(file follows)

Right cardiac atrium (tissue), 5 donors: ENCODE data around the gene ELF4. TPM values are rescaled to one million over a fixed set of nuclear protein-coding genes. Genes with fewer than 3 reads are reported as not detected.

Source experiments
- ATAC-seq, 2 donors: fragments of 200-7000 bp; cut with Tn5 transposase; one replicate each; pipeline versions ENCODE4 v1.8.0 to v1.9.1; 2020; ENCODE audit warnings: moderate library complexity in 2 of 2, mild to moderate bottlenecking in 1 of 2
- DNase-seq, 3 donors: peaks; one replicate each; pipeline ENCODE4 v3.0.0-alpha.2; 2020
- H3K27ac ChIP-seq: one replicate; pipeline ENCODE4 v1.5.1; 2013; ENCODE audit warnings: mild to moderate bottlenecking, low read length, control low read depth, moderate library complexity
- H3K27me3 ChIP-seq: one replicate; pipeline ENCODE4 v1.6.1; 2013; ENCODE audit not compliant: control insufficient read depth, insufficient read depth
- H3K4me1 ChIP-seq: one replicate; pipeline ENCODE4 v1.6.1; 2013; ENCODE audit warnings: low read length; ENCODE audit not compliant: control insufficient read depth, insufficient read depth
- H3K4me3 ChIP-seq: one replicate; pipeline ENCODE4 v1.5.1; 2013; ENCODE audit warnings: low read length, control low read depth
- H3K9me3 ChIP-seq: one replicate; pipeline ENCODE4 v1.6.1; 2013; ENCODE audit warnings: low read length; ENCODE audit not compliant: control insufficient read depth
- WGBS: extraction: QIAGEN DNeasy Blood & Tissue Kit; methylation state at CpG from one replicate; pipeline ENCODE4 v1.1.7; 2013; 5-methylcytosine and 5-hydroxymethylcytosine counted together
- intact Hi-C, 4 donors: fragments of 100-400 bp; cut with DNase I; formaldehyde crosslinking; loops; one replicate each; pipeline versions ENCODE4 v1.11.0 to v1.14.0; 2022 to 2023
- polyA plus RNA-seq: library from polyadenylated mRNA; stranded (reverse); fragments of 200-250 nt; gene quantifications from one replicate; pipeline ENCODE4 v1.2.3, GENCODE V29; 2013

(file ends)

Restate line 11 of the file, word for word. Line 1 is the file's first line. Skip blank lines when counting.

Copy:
- intact Hi-C, 4 donors: fragments of 100-400 bp; cut with DNase I; formaldehyde crosslinking; loops; one replicate each; pipeline versions ENCODE4 v1.11.0 to v1.14.0; 2022 to 2023